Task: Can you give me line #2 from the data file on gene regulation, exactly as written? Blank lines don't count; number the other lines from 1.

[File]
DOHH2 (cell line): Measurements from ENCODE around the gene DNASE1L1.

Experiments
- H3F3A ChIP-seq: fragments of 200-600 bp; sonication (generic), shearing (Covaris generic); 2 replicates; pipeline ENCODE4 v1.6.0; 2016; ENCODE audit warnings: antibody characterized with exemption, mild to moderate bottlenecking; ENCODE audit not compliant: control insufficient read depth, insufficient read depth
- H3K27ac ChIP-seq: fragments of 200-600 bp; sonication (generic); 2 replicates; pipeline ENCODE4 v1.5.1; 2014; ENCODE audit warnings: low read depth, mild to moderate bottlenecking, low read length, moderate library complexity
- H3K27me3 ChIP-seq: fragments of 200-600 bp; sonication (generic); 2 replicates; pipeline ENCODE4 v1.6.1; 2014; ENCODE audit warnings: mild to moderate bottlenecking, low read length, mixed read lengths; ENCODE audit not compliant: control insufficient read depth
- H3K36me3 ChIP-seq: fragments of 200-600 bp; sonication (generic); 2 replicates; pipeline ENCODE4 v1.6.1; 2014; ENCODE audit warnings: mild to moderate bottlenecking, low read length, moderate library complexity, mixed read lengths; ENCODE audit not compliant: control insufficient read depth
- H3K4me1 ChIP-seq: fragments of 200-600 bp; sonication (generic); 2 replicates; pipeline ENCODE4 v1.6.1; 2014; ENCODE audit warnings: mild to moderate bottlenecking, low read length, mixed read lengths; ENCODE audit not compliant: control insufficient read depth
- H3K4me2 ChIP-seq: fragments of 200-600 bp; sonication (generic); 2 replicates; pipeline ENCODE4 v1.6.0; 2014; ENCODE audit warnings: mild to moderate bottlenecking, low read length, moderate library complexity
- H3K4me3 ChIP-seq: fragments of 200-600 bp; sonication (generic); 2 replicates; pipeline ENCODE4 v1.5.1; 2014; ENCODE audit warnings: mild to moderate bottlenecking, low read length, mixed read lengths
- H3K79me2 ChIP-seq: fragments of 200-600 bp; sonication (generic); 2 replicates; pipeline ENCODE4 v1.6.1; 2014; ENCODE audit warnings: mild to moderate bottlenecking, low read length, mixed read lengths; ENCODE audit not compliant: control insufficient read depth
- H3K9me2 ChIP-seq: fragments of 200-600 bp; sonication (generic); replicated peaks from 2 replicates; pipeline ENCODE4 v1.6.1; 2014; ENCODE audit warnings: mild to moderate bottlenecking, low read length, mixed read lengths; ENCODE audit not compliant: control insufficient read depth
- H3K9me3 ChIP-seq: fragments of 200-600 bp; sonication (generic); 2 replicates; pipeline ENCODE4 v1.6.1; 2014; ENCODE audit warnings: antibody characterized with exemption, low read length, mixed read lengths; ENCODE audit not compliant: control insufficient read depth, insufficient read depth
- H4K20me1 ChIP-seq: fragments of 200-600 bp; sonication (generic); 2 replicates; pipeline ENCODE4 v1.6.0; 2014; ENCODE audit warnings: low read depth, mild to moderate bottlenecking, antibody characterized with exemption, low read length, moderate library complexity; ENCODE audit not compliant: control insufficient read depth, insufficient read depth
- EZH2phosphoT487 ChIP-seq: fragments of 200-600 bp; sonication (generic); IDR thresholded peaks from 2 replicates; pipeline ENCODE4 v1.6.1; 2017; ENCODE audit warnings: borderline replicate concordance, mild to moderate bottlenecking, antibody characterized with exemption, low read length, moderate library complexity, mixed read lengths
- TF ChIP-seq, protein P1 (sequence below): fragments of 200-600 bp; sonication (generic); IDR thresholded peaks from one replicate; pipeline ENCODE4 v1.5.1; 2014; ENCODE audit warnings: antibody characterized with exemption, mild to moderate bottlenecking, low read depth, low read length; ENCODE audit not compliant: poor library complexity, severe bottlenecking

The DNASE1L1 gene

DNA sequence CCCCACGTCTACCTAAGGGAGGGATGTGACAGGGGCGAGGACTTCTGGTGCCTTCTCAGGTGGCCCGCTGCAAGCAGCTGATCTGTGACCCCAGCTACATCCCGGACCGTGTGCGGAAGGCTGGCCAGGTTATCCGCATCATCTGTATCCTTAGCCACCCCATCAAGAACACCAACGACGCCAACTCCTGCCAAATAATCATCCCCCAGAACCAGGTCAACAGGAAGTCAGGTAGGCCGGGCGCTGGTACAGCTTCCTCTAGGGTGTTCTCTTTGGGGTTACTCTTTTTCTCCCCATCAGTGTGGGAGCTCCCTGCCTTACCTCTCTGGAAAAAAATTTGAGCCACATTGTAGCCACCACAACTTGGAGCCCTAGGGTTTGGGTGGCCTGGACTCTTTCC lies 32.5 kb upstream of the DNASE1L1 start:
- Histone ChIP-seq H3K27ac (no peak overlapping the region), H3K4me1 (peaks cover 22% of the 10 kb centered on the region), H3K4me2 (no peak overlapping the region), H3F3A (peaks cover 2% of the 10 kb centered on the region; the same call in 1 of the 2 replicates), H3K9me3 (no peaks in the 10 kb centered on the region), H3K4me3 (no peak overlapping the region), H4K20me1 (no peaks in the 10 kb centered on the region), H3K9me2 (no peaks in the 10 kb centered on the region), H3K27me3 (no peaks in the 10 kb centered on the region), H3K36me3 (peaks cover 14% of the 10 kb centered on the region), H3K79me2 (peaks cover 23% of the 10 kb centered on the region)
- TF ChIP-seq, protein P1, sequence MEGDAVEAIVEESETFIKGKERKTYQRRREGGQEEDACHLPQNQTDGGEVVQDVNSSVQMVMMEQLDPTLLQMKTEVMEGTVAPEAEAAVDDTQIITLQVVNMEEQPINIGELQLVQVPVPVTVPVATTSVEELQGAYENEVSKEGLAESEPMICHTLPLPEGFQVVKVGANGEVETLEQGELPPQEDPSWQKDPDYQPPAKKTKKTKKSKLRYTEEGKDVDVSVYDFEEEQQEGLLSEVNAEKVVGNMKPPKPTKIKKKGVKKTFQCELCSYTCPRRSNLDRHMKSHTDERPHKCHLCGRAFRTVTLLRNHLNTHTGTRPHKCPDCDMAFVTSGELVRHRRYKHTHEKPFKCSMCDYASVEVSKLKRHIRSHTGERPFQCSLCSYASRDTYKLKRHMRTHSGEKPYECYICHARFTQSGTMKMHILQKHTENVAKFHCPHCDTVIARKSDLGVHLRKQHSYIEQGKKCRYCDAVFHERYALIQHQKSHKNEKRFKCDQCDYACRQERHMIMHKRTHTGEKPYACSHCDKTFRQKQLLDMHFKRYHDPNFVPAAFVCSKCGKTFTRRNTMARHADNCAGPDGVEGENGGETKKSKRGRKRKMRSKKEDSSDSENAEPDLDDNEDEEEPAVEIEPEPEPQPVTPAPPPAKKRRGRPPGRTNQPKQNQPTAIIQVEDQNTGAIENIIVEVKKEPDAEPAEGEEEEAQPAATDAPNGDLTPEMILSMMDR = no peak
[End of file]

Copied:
Experiments